Back in Diver land I have been doing much research on the culture behind the Shakuhachi, a traditional Japanese bamboo flute who's use dates back to 13th century zen monks, or komuso, who used the flute during prayers and meditation and to seek alms on the street. Music for this flute was organized into honkyoku, individual pieces that varied in tone, tempo and length. Here is an example, entitled Akita sugagaki:
In the 18th century, a komuso named Kinko Kurosawa was commissioned by the shogunate to travel throughout the lands of Japan to document the enormous variety of honkyoku that existed by that time. Incredibly, many of these honkyoku are taught and performed without the aid of scripted music. I have been in contact with Shakuhachi master Michael Chikuzen Gould (not to be confused with UM percussion professor Michael Gould, although the two have collaborated). We are hoping to work out a mechanical license agreement so that I can use his gorgeous recordings in the sound design for The Diver.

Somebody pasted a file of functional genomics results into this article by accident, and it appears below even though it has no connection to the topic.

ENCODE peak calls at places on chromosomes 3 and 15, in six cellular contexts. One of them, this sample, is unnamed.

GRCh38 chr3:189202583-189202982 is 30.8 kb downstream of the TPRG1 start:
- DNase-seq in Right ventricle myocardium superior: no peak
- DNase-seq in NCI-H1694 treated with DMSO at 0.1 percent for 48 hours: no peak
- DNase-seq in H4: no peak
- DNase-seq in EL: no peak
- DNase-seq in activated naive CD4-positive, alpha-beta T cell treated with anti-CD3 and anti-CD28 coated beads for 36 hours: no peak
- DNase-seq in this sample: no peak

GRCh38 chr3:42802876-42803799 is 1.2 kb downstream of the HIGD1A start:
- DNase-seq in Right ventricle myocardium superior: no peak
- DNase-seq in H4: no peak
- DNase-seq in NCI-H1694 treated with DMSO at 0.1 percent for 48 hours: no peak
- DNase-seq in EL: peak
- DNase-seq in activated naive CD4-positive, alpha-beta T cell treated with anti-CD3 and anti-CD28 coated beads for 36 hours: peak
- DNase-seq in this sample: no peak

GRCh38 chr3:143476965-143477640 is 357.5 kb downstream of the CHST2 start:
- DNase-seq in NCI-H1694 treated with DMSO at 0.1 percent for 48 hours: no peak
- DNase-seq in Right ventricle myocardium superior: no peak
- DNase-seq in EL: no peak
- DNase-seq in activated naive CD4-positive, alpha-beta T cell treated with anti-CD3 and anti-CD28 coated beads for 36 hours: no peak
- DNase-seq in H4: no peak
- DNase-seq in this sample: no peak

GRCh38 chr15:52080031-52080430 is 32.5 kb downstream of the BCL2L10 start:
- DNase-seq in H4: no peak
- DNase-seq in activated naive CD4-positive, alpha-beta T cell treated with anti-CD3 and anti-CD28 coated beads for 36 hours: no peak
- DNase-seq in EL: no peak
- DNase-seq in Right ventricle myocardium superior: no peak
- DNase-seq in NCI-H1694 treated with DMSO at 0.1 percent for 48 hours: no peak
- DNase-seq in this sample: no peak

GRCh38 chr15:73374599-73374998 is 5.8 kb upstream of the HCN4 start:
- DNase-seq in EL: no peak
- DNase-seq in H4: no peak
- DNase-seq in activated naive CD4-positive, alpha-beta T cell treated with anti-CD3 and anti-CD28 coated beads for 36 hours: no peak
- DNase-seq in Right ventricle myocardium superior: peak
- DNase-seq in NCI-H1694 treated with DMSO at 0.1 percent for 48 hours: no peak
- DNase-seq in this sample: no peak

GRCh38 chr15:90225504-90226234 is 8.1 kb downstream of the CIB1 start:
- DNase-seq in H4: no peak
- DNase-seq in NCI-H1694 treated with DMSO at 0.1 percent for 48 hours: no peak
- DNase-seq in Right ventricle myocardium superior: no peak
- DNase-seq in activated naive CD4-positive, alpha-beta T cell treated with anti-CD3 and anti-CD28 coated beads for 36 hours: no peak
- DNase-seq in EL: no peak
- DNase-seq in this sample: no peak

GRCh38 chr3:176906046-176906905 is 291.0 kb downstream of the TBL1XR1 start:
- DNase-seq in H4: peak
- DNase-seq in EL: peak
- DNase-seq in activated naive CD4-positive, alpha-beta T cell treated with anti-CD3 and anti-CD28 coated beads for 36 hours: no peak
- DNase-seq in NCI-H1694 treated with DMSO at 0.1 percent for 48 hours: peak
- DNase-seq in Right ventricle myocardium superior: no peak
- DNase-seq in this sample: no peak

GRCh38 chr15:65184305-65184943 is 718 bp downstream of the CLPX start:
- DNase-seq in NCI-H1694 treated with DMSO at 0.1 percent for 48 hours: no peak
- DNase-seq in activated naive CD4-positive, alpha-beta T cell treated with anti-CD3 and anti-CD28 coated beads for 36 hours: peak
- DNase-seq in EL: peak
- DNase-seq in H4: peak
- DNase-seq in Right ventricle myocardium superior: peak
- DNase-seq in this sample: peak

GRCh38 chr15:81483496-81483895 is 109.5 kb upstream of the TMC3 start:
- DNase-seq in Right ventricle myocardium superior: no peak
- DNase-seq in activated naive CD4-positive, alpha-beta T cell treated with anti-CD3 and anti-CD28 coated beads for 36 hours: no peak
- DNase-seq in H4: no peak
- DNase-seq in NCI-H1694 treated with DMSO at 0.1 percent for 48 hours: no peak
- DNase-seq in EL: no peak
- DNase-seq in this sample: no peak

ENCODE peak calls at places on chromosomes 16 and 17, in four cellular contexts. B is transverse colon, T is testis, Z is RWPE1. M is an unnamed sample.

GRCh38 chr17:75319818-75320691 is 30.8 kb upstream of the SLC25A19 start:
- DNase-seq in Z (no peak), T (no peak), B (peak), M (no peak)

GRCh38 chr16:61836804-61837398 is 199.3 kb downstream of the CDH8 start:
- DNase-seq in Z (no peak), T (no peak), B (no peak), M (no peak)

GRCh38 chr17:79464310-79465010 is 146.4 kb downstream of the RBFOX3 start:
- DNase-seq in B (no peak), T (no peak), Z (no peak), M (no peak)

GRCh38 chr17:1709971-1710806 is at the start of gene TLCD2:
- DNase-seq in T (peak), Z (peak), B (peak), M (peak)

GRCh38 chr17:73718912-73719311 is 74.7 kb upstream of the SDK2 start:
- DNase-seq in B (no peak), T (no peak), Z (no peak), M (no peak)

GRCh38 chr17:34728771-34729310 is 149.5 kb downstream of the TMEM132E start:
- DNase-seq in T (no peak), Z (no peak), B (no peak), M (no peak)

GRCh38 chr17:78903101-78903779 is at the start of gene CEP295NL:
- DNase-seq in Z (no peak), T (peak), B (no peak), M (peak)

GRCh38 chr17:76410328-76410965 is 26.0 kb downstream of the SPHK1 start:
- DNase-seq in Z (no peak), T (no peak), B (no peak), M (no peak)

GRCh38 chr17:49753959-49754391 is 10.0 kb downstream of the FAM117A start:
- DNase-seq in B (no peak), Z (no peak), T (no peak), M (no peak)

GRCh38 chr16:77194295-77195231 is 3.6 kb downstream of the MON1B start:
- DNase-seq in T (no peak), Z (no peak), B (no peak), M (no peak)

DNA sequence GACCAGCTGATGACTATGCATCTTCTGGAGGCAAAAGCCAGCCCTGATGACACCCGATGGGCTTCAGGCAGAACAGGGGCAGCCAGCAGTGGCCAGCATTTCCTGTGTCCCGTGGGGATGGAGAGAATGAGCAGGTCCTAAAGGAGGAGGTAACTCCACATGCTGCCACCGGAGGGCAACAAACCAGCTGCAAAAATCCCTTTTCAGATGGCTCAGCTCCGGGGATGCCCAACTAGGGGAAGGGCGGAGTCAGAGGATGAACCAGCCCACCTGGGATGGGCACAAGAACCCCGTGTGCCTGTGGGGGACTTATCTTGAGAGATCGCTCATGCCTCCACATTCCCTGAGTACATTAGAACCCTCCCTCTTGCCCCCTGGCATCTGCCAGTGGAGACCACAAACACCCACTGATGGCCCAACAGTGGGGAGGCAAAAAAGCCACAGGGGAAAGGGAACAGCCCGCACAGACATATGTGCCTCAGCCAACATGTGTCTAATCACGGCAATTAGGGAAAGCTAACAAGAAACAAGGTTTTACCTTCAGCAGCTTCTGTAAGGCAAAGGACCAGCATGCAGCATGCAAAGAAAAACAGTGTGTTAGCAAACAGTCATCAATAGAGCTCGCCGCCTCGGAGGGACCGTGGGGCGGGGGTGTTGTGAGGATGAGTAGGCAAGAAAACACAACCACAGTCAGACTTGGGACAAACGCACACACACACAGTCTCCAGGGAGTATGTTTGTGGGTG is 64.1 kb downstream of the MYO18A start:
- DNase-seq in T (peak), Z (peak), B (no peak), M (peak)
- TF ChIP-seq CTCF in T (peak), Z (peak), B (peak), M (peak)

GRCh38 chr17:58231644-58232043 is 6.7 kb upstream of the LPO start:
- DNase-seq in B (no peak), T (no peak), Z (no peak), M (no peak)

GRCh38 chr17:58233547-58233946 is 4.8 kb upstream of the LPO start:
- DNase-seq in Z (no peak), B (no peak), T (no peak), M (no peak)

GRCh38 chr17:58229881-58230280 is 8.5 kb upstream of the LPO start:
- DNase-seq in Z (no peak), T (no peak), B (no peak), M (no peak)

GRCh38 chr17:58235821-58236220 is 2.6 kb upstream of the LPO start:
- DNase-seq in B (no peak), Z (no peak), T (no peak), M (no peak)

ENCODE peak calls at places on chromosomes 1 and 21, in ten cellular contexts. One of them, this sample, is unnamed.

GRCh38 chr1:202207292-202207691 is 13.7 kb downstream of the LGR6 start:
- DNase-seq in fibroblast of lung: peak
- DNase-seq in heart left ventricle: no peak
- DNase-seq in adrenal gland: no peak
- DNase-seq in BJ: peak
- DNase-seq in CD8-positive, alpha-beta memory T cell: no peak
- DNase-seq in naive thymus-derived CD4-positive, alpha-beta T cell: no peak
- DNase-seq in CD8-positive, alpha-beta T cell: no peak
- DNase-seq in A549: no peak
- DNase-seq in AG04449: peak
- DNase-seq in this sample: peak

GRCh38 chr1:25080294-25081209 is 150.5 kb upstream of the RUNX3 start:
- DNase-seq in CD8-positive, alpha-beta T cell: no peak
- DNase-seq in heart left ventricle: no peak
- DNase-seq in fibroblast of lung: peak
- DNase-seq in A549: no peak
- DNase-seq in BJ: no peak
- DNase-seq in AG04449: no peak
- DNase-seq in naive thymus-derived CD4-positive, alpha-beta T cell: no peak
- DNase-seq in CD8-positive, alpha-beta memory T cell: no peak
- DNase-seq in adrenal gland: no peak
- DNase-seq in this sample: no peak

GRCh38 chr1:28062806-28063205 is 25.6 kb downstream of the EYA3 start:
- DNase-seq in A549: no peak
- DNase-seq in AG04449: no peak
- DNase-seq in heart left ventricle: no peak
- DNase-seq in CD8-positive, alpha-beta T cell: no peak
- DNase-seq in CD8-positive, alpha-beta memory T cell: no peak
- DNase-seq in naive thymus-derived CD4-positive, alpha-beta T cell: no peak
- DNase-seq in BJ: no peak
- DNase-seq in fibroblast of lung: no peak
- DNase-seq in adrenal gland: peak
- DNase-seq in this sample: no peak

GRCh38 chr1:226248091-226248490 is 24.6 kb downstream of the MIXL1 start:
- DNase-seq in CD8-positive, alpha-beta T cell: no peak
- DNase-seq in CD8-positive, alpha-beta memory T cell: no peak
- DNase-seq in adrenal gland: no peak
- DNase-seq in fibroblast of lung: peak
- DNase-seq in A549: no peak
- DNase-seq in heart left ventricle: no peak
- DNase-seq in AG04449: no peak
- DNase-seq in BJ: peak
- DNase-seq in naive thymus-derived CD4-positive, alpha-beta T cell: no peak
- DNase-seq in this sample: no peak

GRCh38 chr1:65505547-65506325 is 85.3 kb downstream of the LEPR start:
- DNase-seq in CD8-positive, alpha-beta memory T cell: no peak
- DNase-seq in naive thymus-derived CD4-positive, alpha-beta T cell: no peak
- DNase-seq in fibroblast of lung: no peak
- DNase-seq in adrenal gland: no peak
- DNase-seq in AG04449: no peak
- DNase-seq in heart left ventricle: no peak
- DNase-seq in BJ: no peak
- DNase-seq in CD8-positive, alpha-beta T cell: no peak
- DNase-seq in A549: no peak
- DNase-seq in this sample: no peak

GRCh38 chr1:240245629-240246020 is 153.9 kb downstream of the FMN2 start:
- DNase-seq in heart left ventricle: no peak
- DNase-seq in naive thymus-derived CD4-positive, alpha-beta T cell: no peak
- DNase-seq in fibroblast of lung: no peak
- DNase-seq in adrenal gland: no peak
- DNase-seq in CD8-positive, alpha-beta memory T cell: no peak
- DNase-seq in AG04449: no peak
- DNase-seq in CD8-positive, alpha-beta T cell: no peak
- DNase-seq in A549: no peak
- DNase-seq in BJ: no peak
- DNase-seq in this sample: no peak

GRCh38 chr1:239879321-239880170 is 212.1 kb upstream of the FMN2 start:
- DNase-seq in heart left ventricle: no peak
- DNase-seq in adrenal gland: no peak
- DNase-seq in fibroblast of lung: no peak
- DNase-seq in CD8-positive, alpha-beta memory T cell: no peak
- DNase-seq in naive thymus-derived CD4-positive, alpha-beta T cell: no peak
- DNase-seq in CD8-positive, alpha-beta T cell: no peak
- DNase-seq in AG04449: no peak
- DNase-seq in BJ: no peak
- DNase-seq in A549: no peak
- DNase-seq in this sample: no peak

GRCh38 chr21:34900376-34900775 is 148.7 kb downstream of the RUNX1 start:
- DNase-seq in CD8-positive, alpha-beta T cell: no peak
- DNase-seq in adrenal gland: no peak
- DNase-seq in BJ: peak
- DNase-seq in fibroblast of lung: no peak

The Diver, by the way, is heavily influenced by traditional Japanese Noh theatre which, while an incredibly beautiful art, can appear very jarring to western audiences due to its slow pace and the unique vocal style employed:
I am hoping to adopt the instrumentation of Noh for some of my designs, including a shoulder-played drum called a Kotsuzumi, a hip-drum called a Otsuzumi, and the unmistakeable high-pitched Nohkan flute.
It will be fun and very hard to bring a new twist to the usual use of these instruments; on the other hand, it seems that most Japanese musicians and actors have trained for their entire lives to become masters, so I probably won't have a choice :).